Textile Printers Should Tap Into 3D Printing

Naomi Kaempfer, creative director of art, design and fashion at Stratasys, explores “the hottest new business opportunity” for textile printers: 3D printing.

Set to be worth US$6.65bn by 2030, the digital textile printing market has gained traction in recent decades, fueled by technological advancements that have helped to increase efficiencies and drive the industry forward. Today, however, with digital printing technology now the industry standard, textile printers are having to work harder than ever to push the boundaries of creativity and achieve true product differentiation. Regardless of designs or fabrics, the end result for textile printers to date has essentially been much of the same market-wide: a two-dimensional pattern that exhibits the same mechanical properties as the substrate textile. Looking to the future, it’s clear then that the next creative and commercial move for textile printing needs to go beyond just improving current processes to truly bring textiles to life and reimagine what’s possible – which is precisely what direct-to-textile (DTT) 3D printing is now delivering.

The world of fashion and textiles is no stranger to the 3D printing process itself. 3D printed elements have been incorporated into textiles before, by first 3D printing the desired element then manually working it into an individual garment. We have seen elaborate 3D printed elements being used to elevate dresses and create show-stopping shoes for years, with esteemed designers from Iris van Herpen to Julia Koerner, Karim Rashid and Neri Oxman embracing the technology. This process, however, has for the most part been limited to the highest end of fashion and for conceptual and artistic endeavours.

Ganit Goldstein

Tech and Style for Textile Printers

Fortunately, new advances in the technology are now taking this process even further – both reinventing what is possible and, importantly, putting these revolutionary capabilities directly in the hands of textile printers, ultimately ushering in an entirely new era of textile printing. For the first time, we are now able to 3D print DTT, which opens up a host of new opportunities. By enabling the construction of patterns and objects directly onto textiles such as denim, cotton, polyester and linen, it is possible to build 3D printing into textile production from the outset, effectively turning fabric into a blank canvas for new visual and tactile effects.

While DTT 3D printing technology is relatively new to the market, early applications have already included decorative patterns on jeans and dresses, graphics on shoes, wearables and bags. With countless more potential creative applications still to be explored, this is merely the beginning.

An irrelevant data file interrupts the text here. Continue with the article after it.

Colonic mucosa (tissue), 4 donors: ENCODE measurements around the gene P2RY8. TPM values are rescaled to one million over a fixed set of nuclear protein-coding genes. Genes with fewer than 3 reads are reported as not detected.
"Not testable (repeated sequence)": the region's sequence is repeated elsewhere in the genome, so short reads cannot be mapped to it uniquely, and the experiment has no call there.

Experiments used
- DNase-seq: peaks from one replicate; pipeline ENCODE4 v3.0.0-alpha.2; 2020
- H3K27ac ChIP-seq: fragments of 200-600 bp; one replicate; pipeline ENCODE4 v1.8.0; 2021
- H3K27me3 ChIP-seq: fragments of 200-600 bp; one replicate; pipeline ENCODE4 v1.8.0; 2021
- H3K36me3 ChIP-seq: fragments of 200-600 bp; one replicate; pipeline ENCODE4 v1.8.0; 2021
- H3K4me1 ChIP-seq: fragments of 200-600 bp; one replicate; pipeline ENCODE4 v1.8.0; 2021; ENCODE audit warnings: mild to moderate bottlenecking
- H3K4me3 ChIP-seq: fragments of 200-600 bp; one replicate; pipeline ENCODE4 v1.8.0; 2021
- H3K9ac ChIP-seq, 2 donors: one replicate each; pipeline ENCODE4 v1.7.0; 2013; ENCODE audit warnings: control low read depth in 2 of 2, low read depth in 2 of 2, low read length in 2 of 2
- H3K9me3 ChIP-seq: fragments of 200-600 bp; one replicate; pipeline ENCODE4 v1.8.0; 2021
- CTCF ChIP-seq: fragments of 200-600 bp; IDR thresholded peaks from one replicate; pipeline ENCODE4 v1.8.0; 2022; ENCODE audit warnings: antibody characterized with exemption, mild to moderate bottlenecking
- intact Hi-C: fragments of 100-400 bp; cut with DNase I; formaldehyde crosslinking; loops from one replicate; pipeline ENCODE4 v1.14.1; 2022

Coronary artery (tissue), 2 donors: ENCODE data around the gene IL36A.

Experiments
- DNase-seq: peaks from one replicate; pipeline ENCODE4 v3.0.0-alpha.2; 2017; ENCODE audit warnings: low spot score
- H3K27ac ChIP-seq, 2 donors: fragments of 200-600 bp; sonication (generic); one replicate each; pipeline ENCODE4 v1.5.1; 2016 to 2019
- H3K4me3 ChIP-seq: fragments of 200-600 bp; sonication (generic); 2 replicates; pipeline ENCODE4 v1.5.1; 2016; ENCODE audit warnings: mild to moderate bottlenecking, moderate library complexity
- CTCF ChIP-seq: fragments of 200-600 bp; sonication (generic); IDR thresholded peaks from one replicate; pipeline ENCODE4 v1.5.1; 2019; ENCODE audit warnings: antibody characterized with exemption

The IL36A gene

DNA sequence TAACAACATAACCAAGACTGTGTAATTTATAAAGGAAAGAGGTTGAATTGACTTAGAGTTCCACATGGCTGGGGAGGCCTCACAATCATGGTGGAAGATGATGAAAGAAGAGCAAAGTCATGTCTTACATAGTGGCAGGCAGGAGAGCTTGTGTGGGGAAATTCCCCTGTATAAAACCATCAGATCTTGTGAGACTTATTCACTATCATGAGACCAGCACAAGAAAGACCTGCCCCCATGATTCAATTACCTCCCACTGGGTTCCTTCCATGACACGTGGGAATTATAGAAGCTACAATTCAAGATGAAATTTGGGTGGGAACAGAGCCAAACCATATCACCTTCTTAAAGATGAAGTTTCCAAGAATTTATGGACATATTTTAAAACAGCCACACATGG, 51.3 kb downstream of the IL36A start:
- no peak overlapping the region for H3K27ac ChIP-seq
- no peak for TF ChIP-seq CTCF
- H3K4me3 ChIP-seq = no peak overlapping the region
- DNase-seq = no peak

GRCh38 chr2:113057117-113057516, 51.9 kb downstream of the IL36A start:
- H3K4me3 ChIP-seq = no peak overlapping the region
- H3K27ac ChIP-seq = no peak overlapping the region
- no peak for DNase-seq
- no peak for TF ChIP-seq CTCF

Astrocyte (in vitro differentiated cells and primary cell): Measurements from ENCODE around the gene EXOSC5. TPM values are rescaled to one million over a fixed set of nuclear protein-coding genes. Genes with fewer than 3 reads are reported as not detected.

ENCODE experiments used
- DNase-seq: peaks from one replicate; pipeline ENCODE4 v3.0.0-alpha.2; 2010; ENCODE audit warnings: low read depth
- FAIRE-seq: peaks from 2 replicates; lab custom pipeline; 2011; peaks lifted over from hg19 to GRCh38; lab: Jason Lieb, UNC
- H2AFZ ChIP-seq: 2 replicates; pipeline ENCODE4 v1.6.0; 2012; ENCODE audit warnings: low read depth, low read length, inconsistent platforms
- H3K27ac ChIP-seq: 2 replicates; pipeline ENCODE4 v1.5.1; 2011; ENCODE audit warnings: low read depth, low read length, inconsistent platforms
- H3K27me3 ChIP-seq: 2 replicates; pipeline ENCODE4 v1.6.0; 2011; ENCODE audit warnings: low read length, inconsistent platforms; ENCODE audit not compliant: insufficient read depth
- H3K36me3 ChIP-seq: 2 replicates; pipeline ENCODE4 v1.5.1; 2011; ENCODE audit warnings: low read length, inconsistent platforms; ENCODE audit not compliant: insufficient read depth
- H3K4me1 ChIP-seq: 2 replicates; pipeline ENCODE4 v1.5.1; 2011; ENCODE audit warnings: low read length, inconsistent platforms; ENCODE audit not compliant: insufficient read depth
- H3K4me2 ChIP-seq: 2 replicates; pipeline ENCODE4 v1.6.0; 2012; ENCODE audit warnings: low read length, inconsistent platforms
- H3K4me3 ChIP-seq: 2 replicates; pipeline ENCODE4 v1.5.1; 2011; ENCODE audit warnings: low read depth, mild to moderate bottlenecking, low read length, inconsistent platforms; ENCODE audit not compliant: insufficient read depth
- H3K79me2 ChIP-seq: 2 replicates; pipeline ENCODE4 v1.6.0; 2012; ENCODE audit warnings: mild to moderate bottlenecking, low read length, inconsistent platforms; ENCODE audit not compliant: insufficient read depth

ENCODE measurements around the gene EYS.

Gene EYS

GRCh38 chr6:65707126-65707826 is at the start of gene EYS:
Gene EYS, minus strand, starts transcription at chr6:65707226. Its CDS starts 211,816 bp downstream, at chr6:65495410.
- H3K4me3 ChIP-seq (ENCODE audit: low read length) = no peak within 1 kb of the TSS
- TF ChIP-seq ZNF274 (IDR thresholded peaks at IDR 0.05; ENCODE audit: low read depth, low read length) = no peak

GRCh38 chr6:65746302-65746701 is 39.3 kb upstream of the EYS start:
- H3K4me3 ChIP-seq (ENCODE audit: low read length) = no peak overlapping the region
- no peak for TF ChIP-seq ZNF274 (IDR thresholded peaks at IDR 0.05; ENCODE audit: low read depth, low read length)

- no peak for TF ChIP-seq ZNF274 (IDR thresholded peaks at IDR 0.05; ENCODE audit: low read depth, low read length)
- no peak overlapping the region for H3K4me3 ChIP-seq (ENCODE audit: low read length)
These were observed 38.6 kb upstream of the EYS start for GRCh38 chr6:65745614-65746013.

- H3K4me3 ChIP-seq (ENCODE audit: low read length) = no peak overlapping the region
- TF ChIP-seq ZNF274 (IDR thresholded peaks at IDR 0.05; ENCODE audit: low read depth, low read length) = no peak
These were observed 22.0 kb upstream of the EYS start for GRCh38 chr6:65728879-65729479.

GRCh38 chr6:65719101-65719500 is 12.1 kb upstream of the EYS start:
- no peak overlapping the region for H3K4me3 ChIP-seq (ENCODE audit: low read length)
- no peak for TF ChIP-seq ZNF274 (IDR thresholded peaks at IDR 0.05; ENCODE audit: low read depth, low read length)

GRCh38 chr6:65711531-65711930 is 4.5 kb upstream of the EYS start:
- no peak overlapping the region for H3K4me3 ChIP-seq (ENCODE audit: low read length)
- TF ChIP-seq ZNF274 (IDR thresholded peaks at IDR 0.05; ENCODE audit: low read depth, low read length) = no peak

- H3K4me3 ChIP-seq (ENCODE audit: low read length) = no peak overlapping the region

Landmark pieces, such as the Greta Oto Dress designed by threeASFOUR and Travis Fitch, are showcasing how 3D printing onto textiles can create textile designs that have never been seen before. Exploring the interplay of light and fabric, the dress harnesses the lenticular effect of the 3D printed elements (printed directly onto a polyester substrate) to reflect and refract light, creating a butterfly-like shimmer – ultimately resulting in a final product that simply couldn’t be produced by any other means.

DTT 3D printing not only allows innovation in new products but can even extend a product’s life cycle by enabling used clothing and accessories to be repurposed with the addition of 3D printed elements, including customised designs and one-of-a-kind personalisation.

Perhaps one of the most topical trends is the increasing use of AI, which we’ve seen disrupt the 2D scene already. This is now extending to the 3D scene, and we can’t wait for it to penetrate the textile market and offer solutions to translate 2D designs into 3D. Top designers we’re working with in the UK, and Europe – from ZHA to Ross Lovegrove, Moooi design to Meshroom – are all embedding the AI into their design work processes, using it to support visual research and development. This allows them to verbalise and direct their design through the AI program. The AI can analyse their unique design language and the designer can then refine and rebuild it until they have reached a final version. To some, this might raise the question of whether everyone could be a designer, but AI can only go as far as the user is able to articulate their wishes. Alongside the advent of 3D printing in the textile market, this makes virtually any design possible, and the problem becomes imagining the design in the first place.

Another upcoming trend we envision emerging is the use of 3D textile printing in the entertainment industry. This is particularly big in the UK and the US, where many sets, costumes, and props are designed and produced. For the entertainment industry, everything needs to be tailor made for each unique production. Cost-effective low-volume production and aesthetic novelty are two main components of this, both of which are factors that 3D printing is undeniably able to offer.

Looking beyond the surface, the true value of this technology grants textile printers the means to deliver a differentiated, stand-out service offering and a novel design language. Changing the way they can engage with fabrics opens the door to new revenue streams and provides an all-important critical edge in a competitive market landscape.

Article written by Naomi Kaempfer, creative director of art, design and fashion at Stratasys.